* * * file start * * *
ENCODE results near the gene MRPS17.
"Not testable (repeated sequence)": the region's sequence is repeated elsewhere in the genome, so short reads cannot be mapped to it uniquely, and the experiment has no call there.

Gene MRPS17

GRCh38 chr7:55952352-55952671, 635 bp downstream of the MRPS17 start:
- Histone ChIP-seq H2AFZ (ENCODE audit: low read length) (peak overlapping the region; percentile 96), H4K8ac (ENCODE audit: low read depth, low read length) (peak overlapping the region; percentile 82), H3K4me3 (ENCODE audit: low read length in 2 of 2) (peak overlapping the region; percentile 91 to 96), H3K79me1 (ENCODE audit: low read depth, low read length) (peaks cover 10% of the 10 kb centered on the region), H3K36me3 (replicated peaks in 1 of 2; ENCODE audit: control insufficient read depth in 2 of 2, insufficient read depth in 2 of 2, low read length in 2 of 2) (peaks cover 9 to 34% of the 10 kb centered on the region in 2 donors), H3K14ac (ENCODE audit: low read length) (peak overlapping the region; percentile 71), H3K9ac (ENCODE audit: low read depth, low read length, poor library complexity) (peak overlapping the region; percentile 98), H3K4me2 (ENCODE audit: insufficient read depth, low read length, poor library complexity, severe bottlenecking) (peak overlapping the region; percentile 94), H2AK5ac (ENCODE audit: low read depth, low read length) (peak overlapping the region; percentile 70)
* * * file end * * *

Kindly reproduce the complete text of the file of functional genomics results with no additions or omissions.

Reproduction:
ENCODE results near the gene MRPS17.
"Not testable (repeated sequence)": the region's sequence is repeated elsewhere in the genome, so short reads cannot be mapped to it uniquely, and the experiment has no call there.

Gene MRPS17

GRCh38 chr7:55952352-55952671, 635 bp downstream of the MRPS17 start:
- Histone ChIP-seq H2AFZ (ENCODE audit: low read length) (peak overlapping the region; percentile 96), H4K8ac (ENCODE audit: low read depth, low read length) (peak overlapping the region; percentile 82), H3K4me3 (ENCODE audit: low read length in 2 of 2) (peak overlapping the region; percentile 91 to 96), H3K79me1 (ENCODE audit: low read depth, low read length) (peaks cover 10% of the 10 kb centered on the region), H3K36me3 (replicated peaks in 1 of 2; ENCODE audit: control insufficient read depth in 2 of 2, insufficient read depth in 2 of 2, low read length in 2 of 2) (peaks cover 9 to 34% of the 10 kb centered on the region in 2 donors), H3K14ac (ENCODE audit: low read length) (peak overlapping the region; percentile 71), H3K9ac (ENCODE audit: low read depth, low read length, poor library complexity) (peak overlapping the region; percentile 98), H3K4me2 (ENCODE audit: insufficient read depth, low read length, poor library complexity, severe bottlenecking) (peak overlapping the region; percentile 94), H2AK5ac (ENCODE audit: low read depth, low read length) (peak overlapping the region; percentile 70)